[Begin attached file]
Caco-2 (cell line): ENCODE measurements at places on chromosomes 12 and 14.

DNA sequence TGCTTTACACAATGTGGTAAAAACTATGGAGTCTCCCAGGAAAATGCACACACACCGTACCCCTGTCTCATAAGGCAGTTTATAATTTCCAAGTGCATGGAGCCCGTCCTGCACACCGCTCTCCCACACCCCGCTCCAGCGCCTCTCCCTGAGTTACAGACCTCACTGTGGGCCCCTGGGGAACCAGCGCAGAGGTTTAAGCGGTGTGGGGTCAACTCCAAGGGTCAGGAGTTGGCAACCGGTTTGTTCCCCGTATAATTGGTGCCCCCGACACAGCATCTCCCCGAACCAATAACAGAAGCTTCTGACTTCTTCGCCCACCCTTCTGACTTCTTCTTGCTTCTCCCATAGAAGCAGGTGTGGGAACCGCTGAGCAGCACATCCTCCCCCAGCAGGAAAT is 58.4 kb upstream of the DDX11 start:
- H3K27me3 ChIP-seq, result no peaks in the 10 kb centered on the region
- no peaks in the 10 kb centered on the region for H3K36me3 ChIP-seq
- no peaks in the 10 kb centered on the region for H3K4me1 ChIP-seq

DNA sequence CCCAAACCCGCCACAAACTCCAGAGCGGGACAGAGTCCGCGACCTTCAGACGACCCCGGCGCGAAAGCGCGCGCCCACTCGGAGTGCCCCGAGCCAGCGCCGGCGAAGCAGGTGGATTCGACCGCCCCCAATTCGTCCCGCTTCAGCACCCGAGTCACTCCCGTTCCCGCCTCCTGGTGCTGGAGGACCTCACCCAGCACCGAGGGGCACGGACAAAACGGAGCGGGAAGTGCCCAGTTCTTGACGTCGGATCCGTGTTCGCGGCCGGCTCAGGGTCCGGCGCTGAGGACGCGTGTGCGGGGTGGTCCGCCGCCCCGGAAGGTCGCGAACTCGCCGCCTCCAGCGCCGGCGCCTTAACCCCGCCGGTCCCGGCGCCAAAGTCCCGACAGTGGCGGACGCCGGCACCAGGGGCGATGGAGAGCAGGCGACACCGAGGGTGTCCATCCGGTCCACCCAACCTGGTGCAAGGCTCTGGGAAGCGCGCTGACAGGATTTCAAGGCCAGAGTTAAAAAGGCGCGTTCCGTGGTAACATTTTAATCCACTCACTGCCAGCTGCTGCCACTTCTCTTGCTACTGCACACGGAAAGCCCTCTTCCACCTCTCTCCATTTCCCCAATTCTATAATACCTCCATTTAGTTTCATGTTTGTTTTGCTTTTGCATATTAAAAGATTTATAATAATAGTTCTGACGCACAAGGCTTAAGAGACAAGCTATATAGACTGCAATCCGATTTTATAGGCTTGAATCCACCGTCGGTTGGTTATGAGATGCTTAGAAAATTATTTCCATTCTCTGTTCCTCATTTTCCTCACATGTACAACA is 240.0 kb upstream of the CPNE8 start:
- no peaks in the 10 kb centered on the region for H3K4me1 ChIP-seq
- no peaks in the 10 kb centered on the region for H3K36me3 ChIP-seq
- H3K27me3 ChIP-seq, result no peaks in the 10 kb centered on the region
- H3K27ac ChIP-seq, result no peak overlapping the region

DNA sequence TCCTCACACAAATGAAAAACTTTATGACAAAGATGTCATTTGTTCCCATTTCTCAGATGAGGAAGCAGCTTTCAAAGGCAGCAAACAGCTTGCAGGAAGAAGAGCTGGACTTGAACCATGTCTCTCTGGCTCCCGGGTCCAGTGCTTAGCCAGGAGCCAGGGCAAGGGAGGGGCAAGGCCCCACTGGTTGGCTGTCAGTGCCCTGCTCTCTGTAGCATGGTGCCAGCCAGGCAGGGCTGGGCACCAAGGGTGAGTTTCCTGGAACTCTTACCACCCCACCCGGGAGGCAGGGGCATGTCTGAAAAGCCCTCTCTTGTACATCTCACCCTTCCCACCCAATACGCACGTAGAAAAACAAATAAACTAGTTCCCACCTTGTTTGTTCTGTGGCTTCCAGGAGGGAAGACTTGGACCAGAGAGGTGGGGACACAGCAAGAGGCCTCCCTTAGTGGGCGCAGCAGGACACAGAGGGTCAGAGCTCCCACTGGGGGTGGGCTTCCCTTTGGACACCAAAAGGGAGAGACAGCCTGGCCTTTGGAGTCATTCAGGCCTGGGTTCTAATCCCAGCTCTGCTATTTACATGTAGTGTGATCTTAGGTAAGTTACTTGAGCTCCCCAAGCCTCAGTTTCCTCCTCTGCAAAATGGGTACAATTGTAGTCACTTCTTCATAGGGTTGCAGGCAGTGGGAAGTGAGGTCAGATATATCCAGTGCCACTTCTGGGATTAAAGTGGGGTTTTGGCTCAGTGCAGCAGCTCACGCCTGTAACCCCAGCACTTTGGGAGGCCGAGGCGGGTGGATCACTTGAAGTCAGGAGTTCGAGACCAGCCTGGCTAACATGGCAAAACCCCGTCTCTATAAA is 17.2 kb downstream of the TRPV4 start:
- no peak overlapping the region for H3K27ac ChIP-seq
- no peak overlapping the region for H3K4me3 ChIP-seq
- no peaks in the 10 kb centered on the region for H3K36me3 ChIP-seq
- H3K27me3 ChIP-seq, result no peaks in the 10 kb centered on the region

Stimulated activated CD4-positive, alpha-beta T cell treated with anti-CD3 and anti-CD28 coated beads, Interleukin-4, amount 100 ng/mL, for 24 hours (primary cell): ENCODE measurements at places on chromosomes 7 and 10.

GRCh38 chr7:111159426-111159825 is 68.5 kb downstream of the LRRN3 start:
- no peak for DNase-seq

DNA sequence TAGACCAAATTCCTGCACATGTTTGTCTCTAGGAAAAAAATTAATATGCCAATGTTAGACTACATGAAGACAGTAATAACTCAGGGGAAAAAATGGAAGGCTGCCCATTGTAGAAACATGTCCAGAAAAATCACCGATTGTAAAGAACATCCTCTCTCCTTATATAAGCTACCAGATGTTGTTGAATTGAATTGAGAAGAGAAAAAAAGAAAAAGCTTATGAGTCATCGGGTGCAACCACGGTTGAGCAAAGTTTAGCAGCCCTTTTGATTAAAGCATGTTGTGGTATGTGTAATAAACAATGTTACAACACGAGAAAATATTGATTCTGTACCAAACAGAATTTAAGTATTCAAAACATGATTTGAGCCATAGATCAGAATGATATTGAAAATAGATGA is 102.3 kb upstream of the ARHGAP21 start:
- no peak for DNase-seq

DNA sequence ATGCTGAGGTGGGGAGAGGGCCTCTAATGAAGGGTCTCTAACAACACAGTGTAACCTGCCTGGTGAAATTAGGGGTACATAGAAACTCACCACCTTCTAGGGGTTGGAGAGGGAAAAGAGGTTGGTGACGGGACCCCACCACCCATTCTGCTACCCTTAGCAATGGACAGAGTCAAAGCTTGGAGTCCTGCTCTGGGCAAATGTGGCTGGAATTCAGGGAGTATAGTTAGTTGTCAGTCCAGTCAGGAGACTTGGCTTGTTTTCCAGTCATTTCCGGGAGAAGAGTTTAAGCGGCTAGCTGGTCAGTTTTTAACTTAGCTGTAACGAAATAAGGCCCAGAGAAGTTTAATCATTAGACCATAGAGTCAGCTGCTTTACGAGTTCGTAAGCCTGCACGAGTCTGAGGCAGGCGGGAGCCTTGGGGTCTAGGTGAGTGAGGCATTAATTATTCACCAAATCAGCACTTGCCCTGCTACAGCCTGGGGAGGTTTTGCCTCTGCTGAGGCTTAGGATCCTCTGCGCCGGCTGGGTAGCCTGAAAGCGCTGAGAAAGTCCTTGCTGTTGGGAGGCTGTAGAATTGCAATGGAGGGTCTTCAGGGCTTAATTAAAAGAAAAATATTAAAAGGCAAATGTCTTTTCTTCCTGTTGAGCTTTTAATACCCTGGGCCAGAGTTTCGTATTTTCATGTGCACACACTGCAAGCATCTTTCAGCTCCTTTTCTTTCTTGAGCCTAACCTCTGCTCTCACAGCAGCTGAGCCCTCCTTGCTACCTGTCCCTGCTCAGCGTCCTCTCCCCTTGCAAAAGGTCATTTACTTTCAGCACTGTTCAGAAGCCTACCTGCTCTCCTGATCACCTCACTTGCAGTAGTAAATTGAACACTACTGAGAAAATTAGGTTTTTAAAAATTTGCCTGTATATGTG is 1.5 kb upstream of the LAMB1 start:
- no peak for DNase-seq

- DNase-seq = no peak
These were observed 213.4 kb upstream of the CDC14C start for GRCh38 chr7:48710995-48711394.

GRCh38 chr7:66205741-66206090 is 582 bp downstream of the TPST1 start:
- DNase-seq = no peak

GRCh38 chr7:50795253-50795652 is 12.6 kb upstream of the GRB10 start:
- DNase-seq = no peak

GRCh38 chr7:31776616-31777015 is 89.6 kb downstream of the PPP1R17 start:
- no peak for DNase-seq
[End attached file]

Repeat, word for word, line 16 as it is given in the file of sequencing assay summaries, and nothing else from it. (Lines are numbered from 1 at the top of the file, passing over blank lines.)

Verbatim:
Stimulated activated CD4-positive, alpha-beta T cell treated with anti-CD3 and anti-CD28 coated beads, Interleukin-4, amount 100 ng/mL, for 24 hours (primary cell): ENCODE measurements at places on chromosomes 7 and 10.